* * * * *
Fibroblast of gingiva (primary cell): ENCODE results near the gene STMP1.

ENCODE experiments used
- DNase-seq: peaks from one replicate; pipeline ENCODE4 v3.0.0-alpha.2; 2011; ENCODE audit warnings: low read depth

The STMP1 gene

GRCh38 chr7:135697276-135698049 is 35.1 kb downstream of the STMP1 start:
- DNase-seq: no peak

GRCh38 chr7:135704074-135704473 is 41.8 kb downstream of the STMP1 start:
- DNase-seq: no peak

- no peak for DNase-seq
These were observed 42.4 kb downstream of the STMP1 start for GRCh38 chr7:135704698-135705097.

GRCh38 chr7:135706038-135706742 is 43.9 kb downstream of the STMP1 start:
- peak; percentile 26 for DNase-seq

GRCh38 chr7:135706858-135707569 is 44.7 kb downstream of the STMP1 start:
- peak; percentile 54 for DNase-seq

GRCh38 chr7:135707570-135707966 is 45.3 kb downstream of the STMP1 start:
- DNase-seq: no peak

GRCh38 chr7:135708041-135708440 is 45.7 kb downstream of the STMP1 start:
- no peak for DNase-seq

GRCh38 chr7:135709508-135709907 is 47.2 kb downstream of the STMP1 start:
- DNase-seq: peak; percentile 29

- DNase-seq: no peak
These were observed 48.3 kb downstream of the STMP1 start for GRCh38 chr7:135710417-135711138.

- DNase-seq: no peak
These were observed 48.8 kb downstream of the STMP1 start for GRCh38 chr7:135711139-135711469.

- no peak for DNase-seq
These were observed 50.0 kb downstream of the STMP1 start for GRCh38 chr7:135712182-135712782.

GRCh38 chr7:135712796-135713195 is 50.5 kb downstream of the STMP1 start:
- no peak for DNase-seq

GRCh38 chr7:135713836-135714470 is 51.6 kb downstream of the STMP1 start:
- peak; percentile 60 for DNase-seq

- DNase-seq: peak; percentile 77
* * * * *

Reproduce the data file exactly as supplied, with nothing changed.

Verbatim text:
Fibroblast of gingiva (primary cell): ENCODE results near the gene STMP1.

ENCODE experiments used
- DNase-seq: peaks from one replicate; pipeline ENCODE4 v3.0.0-alpha.2; 2011; ENCODE audit warnings: low read depth

The STMP1 gene

GRCh38 chr7:135697276-135698049 is 35.1 kb downstream of the STMP1 start:
- DNase-seq: no peak

GRCh38 chr7:135704074-135704473 is 41.8 kb downstream of the STMP1 start:
- DNase-seq: no peak

- no peak for DNase-seq
These were observed 42.4 kb downstream of the STMP1 start for GRCh38 chr7:135704698-135705097.

GRCh38 chr7:135706038-135706742 is 43.9 kb downstream of the STMP1 start:
- peak; percentile 26 for DNase-seq

GRCh38 chr7:135706858-135707569 is 44.7 kb downstream of the STMP1 start:
- peak; percentile 54 for DNase-seq

GRCh38 chr7:135707570-135707966 is 45.3 kb downstream of the STMP1 start:
- DNase-seq: no peak

GRCh38 chr7:135708041-135708440 is 45.7 kb downstream of the STMP1 start:
- no peak for DNase-seq

GRCh38 chr7:135709508-135709907 is 47.2 kb downstream of the STMP1 start:
- DNase-seq: peak; percentile 29

- DNase-seq: no peak
These were observed 48.3 kb downstream of the STMP1 start for GRCh38 chr7:135710417-135711138.

- DNase-seq: no peak
These were observed 48.8 kb downstream of the STMP1 start for GRCh38 chr7:135711139-135711469.

- no peak for DNase-seq
These were observed 50.0 kb downstream of the STMP1 start for GRCh38 chr7:135712182-135712782.

GRCh38 chr7:135712796-135713195 is 50.5 kb downstream of the STMP1 start:
- no peak for DNase-seq

GRCh38 chr7:135713836-135714470 is 51.6 kb downstream of the STMP1 start:
- peak; percentile 60 for DNase-seq

- DNase-seq: peak; percentile 77